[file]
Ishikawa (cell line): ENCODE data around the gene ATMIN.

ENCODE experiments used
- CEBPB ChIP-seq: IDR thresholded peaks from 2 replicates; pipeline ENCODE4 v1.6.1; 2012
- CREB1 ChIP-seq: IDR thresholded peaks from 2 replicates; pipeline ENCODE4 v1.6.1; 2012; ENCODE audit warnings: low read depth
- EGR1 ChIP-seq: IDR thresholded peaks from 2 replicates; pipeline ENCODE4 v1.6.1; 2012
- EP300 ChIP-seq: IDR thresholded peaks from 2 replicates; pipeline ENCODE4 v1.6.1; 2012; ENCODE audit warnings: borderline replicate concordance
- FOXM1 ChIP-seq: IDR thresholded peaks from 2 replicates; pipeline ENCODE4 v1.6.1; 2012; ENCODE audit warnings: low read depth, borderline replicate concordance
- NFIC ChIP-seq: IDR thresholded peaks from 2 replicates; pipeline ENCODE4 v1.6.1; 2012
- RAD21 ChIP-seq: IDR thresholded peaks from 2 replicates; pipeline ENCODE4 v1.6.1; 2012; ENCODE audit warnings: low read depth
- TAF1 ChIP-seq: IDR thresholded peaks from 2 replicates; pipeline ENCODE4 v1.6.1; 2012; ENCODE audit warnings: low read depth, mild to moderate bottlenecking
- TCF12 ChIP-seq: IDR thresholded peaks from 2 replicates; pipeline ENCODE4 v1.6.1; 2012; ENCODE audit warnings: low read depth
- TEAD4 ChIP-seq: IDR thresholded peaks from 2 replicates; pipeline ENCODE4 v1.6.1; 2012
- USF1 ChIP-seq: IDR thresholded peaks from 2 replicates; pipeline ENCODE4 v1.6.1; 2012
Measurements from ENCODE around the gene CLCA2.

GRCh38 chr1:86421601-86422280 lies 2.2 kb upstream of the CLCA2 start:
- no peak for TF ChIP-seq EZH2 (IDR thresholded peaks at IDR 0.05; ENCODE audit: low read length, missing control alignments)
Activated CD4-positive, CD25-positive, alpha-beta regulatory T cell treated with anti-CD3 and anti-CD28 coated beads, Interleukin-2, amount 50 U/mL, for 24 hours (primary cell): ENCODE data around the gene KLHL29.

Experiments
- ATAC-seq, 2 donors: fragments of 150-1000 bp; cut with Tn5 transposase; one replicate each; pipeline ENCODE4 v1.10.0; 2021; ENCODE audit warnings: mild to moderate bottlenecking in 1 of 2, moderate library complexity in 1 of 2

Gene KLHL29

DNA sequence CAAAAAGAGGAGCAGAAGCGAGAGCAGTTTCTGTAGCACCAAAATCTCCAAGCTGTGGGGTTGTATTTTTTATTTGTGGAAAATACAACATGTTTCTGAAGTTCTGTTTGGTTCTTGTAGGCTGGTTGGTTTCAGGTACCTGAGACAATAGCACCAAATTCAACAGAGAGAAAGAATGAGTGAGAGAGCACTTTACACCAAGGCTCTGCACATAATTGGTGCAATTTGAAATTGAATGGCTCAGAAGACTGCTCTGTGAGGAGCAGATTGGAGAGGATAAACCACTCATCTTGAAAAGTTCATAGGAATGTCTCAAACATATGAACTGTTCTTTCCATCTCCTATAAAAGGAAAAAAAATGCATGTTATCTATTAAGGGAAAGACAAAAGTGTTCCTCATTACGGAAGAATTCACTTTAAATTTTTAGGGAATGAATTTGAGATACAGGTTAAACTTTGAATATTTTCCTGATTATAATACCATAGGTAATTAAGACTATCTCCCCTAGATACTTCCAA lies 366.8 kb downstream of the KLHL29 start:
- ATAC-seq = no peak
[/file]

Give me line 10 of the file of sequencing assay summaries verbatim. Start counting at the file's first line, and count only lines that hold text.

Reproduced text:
- TAF1 ChIP-seq: IDR thresholded peaks from 2 replicates; pipeline ENCODE4 v1.6.1; 2012; ENCODE audit warnings: low read depth, mild to moderate bottlenecking